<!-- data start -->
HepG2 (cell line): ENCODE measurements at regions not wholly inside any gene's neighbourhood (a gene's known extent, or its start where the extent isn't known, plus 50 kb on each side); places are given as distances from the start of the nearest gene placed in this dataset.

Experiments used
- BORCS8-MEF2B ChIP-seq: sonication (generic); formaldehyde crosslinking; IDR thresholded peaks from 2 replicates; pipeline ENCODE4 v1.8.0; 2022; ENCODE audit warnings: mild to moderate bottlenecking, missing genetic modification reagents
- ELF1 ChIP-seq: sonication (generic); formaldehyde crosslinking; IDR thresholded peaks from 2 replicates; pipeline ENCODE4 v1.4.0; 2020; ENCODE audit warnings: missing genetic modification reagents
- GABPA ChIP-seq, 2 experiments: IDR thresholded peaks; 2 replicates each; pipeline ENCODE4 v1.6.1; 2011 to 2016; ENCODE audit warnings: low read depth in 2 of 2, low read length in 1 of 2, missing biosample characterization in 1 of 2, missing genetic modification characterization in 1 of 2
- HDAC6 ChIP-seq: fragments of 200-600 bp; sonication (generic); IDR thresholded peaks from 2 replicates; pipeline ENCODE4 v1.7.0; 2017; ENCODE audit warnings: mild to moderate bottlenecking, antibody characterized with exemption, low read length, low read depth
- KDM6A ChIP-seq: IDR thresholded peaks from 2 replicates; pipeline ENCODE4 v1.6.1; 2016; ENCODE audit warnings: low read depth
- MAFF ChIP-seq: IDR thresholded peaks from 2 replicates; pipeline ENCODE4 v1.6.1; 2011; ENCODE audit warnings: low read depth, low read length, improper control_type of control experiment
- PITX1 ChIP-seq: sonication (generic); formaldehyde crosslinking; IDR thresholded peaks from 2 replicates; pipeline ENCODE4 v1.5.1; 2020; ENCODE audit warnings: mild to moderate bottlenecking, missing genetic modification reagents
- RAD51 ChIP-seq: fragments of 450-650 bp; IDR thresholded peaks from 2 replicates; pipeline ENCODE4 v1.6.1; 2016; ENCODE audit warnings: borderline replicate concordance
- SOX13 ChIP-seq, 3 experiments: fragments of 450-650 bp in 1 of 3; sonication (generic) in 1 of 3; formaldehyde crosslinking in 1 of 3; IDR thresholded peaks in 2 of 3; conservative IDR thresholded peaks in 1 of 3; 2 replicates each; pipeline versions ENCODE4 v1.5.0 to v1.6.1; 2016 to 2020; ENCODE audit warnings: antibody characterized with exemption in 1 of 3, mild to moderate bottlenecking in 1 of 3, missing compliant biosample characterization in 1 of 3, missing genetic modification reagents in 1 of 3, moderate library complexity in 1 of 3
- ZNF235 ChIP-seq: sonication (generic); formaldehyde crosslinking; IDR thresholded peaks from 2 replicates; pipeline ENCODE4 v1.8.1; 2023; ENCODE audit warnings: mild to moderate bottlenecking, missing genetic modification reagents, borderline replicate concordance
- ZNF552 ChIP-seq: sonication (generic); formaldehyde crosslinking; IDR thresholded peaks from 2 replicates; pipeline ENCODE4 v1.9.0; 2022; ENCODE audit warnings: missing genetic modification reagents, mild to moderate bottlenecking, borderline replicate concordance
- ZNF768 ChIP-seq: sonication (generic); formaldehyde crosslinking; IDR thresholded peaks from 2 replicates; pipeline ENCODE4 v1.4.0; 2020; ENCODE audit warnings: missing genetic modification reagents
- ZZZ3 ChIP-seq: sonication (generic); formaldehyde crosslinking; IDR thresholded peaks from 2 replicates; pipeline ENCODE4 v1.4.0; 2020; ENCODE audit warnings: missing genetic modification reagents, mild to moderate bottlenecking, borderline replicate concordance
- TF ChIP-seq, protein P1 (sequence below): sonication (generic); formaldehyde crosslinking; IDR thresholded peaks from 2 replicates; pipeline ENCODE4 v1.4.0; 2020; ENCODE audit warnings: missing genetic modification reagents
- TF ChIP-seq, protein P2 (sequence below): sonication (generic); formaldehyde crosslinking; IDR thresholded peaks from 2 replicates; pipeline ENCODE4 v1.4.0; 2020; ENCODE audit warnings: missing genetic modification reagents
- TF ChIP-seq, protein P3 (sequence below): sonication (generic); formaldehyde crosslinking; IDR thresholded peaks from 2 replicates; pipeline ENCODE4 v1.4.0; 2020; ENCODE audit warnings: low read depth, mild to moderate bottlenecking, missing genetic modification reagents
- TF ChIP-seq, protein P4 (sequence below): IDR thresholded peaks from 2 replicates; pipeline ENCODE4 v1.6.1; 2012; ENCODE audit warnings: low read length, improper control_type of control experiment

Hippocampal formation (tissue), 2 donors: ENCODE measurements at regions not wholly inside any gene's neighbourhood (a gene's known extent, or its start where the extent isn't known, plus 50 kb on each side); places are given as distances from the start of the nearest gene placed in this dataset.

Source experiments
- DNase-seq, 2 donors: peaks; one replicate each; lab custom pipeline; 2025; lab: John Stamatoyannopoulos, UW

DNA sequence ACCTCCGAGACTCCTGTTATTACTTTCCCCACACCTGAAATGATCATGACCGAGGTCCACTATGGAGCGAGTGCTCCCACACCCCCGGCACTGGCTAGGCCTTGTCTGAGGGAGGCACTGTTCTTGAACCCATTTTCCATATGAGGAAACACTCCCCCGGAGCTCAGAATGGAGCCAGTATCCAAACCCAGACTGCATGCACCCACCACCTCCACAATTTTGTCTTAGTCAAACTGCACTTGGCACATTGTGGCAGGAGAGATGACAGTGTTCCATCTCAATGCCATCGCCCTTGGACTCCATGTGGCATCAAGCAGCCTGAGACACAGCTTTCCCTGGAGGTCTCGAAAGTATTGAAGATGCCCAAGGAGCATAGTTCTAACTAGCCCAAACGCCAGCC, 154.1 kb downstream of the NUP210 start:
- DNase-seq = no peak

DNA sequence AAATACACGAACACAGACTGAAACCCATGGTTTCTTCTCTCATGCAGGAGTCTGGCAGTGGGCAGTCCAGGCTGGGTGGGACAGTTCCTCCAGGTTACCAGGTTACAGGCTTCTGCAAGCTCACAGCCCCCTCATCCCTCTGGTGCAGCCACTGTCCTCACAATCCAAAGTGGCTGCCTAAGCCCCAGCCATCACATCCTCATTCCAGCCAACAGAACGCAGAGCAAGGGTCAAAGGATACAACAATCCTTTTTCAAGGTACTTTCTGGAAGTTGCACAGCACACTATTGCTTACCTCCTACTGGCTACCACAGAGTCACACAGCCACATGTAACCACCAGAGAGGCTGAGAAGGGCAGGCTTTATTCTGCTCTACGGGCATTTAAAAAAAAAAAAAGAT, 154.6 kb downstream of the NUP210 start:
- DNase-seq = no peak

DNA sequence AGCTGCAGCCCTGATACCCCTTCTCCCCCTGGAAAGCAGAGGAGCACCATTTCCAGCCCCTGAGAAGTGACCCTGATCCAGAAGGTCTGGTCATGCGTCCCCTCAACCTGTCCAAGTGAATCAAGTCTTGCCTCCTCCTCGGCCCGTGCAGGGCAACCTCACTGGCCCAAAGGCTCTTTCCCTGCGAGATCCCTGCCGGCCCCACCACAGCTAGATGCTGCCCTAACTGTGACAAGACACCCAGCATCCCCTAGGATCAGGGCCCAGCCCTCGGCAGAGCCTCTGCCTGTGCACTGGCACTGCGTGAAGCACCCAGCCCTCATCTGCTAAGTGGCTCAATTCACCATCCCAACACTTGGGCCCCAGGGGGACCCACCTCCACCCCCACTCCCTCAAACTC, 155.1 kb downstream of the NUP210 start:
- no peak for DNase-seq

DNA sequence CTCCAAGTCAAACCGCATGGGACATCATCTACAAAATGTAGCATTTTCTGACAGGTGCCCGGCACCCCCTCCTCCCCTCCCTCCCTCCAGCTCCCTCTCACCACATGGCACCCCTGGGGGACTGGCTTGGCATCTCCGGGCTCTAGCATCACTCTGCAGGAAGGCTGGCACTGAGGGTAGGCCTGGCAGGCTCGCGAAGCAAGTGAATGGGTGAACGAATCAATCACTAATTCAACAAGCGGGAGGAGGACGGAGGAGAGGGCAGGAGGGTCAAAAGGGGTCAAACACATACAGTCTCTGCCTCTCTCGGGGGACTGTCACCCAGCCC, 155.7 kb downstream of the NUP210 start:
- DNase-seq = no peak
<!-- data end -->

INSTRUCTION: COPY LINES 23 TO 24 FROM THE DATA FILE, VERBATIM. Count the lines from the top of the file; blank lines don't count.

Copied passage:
DNA sequence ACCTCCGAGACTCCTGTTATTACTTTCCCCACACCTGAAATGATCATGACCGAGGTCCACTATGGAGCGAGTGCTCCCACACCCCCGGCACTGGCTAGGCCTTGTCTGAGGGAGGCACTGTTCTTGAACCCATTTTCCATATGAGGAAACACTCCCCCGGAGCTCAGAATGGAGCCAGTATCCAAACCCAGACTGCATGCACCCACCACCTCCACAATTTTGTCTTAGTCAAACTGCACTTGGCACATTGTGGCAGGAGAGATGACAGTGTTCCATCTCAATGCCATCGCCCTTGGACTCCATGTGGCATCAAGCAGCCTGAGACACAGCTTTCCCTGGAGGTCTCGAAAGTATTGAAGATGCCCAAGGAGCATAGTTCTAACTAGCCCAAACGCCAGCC, 154.1 kb downstream of the NUP210 start:
- DNase-seq = no peak